Swimming in the Glorious Deep Blue Sea

November 12, 2015

by Scott Oliphint

Over the past months, we have been looking at some specific, recent objections to a Covenantal (presuppositional) approach to apologetics. In this article, we reach the end of this series on “responses” to objections. There is one final objection to Covenantal apologetics that is offered and that needs to be addressed. In order to address it, it will be necessary to quote it at length. Under the title, “The Insufficiency of the Transcendental Argument,” there are two primary objections. The first objection is this:

Presuppositionalists do a good job in showing the need for some kind of transcendental move. However, their reasoning (or lack thereof) that the entire Christian theology is a necessary part of the transcendental condition leaves one unconvinced. For example, one can see how it is necessary to posit a theistic God to account for meaning, truth, and morals. However, there seems to be no logical necessity for positing Trinitarianism. Why would not some form of monotheism do the job? Even if a plurality of persons is shown to be necessary, why three persons? Would not two or four persons in the Godhead do? What about seven, which is a perfect number?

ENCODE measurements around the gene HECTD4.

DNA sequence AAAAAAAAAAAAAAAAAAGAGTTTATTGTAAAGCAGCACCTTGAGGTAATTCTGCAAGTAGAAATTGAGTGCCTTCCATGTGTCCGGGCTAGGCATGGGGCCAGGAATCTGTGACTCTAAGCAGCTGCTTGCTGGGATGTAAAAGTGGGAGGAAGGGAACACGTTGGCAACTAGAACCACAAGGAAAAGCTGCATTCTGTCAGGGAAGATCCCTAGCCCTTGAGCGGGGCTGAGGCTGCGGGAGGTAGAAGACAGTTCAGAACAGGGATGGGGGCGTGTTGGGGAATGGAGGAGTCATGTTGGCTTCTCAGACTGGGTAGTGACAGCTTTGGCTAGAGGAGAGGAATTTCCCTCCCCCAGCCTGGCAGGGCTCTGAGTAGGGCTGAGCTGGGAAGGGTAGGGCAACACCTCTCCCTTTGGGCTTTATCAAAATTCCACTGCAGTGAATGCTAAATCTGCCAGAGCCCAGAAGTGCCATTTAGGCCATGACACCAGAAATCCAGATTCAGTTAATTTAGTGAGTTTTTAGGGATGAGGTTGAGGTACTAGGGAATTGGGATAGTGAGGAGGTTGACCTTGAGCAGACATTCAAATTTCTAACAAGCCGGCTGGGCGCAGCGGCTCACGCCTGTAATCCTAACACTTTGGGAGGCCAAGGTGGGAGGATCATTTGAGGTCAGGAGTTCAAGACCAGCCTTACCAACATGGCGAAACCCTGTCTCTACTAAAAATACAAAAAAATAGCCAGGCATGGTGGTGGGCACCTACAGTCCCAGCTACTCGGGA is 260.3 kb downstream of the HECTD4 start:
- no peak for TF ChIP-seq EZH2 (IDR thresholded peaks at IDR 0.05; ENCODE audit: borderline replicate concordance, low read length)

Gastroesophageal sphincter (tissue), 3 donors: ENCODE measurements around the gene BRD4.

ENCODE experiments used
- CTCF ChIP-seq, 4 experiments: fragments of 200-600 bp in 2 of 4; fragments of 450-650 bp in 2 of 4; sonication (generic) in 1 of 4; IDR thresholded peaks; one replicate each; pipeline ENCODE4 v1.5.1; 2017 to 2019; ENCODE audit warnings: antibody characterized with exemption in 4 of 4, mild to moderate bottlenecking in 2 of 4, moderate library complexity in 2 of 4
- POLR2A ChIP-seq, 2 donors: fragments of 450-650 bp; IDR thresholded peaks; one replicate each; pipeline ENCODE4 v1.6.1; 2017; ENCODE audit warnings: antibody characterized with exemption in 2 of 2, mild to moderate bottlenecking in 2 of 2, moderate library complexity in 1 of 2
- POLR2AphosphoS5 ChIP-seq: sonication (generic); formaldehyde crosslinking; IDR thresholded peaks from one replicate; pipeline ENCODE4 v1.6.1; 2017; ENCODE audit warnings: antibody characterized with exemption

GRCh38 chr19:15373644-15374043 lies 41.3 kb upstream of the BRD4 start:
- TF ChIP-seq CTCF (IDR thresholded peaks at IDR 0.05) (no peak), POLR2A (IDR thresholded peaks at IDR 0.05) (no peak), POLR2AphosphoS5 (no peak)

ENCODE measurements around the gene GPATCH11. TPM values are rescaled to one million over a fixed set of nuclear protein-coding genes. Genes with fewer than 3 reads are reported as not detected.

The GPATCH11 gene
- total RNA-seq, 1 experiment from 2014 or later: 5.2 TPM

Because the objection is unclear in its notion of a “transcendental move” and its phrase “part of the transcendental condition,” It might be helpful first to explain what is typically meant, in a Covenantal approach to apologetics, by a transcendental approach. To put it as simply as possible, it refers to an argument that recognizes and utilizes the notion of the “impossibility of the contrary.” And what might that mean? Does it mean, as the objection above states, that “the entire Christian theology is a necessary part of the transcendental condition”?

…continue┬áreading on Reformation21.

 

Scott Oliphint

Dr. Oliphint (PhD, Westminster) is professor of apologetics and systematic theology at WTS.

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